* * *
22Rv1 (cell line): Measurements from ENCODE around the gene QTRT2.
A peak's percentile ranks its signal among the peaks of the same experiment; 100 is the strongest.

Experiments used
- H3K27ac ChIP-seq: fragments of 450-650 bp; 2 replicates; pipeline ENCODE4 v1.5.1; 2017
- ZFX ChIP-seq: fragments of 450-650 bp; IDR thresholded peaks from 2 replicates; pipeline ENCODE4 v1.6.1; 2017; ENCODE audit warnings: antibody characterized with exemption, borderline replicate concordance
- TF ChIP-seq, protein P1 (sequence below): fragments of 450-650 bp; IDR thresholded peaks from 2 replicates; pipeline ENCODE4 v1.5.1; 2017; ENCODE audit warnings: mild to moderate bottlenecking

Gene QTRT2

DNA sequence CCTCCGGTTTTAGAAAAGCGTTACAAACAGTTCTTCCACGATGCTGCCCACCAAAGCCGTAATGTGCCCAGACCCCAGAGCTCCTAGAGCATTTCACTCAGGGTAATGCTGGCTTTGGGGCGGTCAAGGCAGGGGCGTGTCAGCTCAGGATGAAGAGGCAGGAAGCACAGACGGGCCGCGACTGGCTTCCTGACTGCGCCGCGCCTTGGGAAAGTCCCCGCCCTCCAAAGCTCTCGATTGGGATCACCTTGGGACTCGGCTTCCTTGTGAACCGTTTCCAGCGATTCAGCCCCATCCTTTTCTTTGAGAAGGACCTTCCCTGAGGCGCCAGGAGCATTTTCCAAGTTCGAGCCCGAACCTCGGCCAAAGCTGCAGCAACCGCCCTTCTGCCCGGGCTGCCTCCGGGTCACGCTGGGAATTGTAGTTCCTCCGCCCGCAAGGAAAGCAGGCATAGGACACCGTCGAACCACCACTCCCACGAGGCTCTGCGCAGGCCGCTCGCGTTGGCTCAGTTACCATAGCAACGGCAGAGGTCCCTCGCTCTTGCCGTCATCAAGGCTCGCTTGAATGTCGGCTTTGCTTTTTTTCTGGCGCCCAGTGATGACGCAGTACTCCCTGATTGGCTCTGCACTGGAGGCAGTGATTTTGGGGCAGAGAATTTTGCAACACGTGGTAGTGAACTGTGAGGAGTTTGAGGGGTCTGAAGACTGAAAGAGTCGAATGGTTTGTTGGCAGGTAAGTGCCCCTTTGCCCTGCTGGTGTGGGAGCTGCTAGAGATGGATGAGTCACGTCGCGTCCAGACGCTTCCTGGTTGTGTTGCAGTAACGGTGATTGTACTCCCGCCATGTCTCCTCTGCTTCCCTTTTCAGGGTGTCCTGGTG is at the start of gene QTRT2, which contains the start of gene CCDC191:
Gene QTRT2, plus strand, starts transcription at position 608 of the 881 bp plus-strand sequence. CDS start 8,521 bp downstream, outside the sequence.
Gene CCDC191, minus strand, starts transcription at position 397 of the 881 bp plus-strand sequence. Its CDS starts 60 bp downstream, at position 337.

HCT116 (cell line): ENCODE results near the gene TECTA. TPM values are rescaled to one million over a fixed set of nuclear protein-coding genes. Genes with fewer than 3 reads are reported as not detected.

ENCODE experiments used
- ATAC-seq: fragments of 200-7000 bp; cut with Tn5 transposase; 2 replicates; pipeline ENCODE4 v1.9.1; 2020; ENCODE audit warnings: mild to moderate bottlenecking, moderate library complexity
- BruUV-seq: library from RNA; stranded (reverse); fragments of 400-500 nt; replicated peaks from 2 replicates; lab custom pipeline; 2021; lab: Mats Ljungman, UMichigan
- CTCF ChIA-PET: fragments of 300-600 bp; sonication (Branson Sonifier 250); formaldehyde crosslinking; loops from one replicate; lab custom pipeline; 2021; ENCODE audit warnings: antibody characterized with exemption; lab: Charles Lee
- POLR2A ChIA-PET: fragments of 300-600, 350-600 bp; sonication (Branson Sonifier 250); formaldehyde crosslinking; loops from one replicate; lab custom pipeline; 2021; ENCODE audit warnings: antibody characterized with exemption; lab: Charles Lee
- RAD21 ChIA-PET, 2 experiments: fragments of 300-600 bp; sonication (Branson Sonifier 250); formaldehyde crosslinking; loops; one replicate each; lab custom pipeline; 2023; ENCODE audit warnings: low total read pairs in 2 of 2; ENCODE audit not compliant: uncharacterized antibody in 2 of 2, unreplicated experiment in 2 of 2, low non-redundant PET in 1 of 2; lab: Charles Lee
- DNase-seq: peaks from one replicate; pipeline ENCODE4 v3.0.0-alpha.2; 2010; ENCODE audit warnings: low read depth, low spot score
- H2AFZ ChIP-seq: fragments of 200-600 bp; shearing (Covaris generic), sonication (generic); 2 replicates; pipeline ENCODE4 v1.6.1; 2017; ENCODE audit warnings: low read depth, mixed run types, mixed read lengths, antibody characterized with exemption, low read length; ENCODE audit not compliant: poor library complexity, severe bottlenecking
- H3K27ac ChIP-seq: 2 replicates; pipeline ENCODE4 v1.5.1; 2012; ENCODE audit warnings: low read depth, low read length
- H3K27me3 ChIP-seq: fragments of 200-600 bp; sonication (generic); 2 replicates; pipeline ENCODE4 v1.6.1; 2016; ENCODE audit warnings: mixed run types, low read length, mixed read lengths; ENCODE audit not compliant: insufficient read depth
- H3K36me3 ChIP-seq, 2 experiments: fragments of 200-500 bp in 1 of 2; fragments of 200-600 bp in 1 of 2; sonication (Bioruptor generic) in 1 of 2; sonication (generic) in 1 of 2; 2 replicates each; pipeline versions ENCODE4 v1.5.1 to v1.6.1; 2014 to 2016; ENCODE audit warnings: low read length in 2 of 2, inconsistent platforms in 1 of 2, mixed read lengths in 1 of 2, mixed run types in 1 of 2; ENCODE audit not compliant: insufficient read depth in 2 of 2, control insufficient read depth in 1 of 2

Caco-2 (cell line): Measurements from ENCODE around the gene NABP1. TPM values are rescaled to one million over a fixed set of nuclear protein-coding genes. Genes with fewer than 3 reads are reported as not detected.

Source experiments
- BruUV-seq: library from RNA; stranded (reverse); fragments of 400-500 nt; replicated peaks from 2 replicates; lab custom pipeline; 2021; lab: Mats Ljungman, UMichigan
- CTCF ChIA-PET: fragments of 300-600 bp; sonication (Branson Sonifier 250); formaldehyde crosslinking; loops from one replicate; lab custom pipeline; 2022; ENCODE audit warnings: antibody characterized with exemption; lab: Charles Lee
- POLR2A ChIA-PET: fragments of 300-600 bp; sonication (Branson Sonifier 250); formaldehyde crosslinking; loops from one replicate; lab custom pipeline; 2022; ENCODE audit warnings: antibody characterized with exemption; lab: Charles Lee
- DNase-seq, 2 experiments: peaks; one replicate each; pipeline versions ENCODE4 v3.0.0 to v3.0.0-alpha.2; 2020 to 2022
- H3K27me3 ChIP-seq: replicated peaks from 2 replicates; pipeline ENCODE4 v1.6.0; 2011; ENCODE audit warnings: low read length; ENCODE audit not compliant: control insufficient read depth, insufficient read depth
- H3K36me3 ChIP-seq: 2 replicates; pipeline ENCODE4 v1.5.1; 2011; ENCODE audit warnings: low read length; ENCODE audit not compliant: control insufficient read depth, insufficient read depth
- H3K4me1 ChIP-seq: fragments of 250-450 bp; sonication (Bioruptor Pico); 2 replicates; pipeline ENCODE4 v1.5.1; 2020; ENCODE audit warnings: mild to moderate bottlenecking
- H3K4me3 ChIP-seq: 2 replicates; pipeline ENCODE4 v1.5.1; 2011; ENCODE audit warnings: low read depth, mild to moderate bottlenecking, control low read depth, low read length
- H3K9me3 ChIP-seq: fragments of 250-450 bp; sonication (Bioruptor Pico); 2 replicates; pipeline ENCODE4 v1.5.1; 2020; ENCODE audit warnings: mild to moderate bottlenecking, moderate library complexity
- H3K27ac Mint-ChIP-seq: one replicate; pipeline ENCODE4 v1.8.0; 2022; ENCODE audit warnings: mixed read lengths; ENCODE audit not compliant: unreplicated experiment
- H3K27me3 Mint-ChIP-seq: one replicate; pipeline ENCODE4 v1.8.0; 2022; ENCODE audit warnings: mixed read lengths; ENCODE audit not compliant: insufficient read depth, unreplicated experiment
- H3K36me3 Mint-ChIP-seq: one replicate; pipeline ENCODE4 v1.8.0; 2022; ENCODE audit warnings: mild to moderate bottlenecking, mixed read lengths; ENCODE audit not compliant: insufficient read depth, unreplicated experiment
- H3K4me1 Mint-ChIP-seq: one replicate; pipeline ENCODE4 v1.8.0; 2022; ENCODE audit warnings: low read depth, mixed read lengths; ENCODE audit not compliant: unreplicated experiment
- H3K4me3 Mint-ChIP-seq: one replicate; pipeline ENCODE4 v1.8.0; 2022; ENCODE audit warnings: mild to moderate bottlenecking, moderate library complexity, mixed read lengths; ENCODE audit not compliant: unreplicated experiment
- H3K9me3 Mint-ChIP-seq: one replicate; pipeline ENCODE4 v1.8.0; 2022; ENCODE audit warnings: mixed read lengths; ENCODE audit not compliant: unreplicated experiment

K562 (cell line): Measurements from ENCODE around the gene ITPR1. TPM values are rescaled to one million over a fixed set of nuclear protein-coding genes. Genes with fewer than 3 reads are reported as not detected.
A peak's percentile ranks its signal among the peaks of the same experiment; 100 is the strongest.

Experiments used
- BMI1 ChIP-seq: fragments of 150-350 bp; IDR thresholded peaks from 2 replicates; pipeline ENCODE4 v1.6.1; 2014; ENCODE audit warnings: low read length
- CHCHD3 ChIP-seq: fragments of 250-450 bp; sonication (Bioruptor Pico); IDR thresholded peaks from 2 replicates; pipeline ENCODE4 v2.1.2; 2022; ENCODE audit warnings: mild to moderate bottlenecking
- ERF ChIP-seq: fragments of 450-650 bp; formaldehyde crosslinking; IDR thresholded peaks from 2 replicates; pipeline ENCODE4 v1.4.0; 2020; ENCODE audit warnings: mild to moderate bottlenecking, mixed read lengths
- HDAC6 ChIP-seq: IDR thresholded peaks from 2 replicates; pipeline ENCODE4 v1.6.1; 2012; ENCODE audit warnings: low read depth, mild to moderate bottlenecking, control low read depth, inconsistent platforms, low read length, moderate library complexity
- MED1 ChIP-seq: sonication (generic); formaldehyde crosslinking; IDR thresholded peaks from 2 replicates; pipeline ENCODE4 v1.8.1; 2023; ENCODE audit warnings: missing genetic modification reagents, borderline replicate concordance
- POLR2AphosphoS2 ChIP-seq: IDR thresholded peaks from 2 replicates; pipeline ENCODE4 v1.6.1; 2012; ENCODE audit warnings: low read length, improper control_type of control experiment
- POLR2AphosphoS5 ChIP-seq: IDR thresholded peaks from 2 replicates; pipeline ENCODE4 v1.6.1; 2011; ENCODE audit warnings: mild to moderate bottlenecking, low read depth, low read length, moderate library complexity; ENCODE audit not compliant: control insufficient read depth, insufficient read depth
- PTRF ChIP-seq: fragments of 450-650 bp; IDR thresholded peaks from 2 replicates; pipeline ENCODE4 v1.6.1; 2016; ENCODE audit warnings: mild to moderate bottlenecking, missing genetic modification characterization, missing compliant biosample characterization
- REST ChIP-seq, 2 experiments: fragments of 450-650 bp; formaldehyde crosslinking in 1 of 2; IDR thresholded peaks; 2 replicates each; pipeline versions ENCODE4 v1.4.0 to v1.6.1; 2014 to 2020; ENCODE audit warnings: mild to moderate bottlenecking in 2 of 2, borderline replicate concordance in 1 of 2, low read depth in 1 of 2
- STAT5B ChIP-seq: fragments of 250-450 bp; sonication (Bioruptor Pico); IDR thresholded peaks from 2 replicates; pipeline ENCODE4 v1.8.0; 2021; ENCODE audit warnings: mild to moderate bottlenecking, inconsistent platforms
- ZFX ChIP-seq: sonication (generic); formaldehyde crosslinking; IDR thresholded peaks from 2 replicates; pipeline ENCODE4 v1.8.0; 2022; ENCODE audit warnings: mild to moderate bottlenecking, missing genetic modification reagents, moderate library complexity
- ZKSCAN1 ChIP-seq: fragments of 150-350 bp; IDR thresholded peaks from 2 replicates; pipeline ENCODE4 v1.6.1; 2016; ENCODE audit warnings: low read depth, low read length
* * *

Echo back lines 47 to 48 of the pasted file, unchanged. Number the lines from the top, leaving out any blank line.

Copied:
- MED1 ChIP-seq: sonication (generic); formaldehyde crosslinking; IDR thresholded peaks from 2 replicates; pipeline ENCODE4 v1.8.1; 2023; ENCODE audit warnings: missing genetic modification reagents, borderline replicate concordance
- POLR2AphosphoS2 ChIP-seq: IDR thresholded peaks from 2 replicates; pipeline ENCODE4 v1.6.1; 2012; ENCODE audit warnings: low read length, improper control_type of control experiment